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Vivian Smith

Vivian Smith was a professor at the University of Sydney until his retirement in the early 2000s. His first poetry collection, The Other Meaning, was published in 1956. He has edited several poetry anthologies.

Vivian Smith reviews ‘The Collected Verse Of Mary Gilmore, Volume 1: 1887–1929’ edited by Jennifer Strauss

February 2006, no. 278 01 February 2006
Mary Gilmore is one of the most acclaimed figures in Australian writing. A cultural icon, she appears in important paintings and sculptures and on postage stamps, not to mention the ten-dollar note. Her biography has been published, her letters collected, and now the first volume of her complete poems, edited by Jennifer Strauss, has appeared in the prestigious Academy Editions of Australian Liter ... (read more)

Vivian Smith reviews ‘David Campbell: Hardening of the light: selected poems’ edited by Philip Mead

November 2006, no. 286 01 November 2006
David Campbell published a dozen volumes of poetry between 1949 and his death in 1979, as well as joint selections of Russian translations, collections of short stories and anthologies. Perhaps the purest lyricist of his time, he remained faithful to the few literary forms – the ballad, the song, the sonnet – that first engaged his attention, and never tried to force his range beyond its limit ... (read more)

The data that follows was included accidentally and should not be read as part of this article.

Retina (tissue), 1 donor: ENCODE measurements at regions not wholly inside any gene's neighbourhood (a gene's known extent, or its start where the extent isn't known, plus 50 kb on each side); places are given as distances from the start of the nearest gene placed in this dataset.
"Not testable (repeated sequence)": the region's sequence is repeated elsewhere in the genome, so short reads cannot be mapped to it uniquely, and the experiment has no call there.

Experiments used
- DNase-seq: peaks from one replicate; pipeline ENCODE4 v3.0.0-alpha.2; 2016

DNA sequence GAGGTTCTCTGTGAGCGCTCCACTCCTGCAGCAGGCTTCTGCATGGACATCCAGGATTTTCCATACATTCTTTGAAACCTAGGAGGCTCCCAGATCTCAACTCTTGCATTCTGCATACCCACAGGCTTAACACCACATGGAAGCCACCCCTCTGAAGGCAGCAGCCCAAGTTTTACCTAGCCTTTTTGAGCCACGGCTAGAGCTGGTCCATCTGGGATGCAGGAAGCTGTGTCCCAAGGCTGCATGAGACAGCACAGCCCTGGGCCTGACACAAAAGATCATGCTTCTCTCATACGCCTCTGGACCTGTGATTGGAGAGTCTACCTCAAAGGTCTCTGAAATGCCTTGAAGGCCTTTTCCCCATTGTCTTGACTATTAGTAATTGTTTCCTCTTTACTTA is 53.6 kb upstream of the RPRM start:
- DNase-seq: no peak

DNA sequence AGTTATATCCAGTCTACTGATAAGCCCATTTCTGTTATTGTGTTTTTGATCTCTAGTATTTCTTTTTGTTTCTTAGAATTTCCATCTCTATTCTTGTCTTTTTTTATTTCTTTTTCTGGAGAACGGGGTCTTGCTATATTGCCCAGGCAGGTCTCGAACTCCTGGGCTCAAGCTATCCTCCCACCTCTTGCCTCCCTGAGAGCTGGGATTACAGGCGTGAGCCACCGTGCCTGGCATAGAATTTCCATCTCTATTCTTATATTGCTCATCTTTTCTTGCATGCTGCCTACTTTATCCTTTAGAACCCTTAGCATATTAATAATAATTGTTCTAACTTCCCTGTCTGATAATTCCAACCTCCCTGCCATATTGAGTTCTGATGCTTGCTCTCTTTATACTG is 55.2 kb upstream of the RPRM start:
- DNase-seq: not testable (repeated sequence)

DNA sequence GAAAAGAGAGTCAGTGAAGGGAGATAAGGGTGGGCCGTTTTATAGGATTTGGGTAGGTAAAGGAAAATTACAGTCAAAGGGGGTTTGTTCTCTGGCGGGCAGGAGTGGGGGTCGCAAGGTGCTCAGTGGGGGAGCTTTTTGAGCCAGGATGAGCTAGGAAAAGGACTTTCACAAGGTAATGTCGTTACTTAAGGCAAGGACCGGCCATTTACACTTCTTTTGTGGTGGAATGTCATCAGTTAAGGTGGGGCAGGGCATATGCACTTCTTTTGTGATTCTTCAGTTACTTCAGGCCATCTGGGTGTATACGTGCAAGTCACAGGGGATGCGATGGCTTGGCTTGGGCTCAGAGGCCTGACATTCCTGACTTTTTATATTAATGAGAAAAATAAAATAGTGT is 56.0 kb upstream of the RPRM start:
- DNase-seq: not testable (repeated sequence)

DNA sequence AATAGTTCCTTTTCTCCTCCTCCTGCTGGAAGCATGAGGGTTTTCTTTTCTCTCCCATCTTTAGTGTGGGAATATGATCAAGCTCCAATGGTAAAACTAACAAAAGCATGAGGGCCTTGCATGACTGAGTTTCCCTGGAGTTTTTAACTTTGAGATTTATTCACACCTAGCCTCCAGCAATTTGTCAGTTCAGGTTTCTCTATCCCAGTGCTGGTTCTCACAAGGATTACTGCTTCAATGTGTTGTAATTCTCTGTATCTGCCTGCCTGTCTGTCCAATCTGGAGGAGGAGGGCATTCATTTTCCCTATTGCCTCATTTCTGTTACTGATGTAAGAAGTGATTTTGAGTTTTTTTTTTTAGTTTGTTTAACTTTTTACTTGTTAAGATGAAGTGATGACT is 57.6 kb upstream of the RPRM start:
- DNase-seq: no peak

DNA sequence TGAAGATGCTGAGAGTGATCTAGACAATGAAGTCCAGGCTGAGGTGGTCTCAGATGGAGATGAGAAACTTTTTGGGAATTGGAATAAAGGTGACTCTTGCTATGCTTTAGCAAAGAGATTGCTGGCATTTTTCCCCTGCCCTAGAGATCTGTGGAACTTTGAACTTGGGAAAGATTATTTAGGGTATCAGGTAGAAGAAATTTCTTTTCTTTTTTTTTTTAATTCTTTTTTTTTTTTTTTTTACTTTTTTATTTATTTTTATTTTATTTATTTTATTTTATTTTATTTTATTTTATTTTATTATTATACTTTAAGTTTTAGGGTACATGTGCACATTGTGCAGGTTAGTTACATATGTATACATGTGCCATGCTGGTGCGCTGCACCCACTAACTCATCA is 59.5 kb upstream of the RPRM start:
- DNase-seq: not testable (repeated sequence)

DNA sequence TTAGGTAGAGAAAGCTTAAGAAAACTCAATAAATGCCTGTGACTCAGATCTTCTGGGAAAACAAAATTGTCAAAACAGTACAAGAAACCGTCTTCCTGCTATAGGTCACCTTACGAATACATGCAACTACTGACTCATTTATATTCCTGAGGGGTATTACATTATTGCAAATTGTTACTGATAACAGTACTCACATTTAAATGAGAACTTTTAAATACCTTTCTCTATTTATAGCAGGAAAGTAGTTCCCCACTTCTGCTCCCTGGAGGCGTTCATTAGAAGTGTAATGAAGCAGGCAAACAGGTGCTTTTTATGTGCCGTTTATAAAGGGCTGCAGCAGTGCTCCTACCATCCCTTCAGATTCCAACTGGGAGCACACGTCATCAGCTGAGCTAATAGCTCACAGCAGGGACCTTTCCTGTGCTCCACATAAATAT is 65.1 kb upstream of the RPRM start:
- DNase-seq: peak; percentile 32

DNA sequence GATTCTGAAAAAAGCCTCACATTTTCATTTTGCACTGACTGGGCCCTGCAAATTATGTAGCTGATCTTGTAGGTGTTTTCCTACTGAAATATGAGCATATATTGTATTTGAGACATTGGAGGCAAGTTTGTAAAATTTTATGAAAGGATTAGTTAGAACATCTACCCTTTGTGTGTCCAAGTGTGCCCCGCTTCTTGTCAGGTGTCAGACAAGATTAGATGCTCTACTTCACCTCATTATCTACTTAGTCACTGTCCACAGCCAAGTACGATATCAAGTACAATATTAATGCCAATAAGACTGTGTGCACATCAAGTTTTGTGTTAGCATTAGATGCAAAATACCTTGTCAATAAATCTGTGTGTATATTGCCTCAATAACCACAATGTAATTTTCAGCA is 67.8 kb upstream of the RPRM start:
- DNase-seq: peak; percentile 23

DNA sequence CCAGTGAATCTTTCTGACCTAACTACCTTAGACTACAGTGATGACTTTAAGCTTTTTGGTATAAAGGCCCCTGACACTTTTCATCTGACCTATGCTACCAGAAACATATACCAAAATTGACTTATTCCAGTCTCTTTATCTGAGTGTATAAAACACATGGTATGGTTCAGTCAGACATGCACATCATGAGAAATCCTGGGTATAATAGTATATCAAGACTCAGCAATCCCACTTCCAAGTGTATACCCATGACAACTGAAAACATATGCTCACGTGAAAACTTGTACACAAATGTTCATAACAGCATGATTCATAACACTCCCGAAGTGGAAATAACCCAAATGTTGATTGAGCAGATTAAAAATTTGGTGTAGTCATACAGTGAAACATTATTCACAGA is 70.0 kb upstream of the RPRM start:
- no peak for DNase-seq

'Train to Leura' by Vivian Smith

July–August 2008, no. 303 01 July 2008
The train to Leura early Sunday morningand our compartment full of total strangers,Russian-speaking hikers, boots and shorts,and four Americans, I’d say, late sixties,calling out the stations as they pass:‘Melbourne was more interesting than this’,‘The trees looked better across Portugal’,‘I want to see a kangaroo today’. ... (read more)

Vivian Smith reviews 'Authority and Influence: Australian literary criticism, 1950–2000' edited by Delys Bird, Robert Dixon and Christopher Lee

May 2001, no. 230 01 May 2001
The problems that have bedevilled Australian literary criticism and literary history over the last twenty years have been worldwide. Histories, even quite short ones, now have to be written polyphonically, by committees of dozens of contributors. It is taken for granted that no single person could cover the whole field and the variety of critical perspectives, movements, genres, institutions and i ... (read more)

Vivian Smith reviews 'The Heart of James McAuley' by Peter Coleman

April 2007, no. 290 01 April 2007
It is now thirty years since James McAuley died, and more has been written about him in that time than about any other Australian poet. Poets are not usually of great biographical importance unless they are also caught up in historical and political events, or are a kind of phenomenon like Byron or Rimbaud. McAuley was not a man of action, but he was associated with a number of events which were s ... (read more)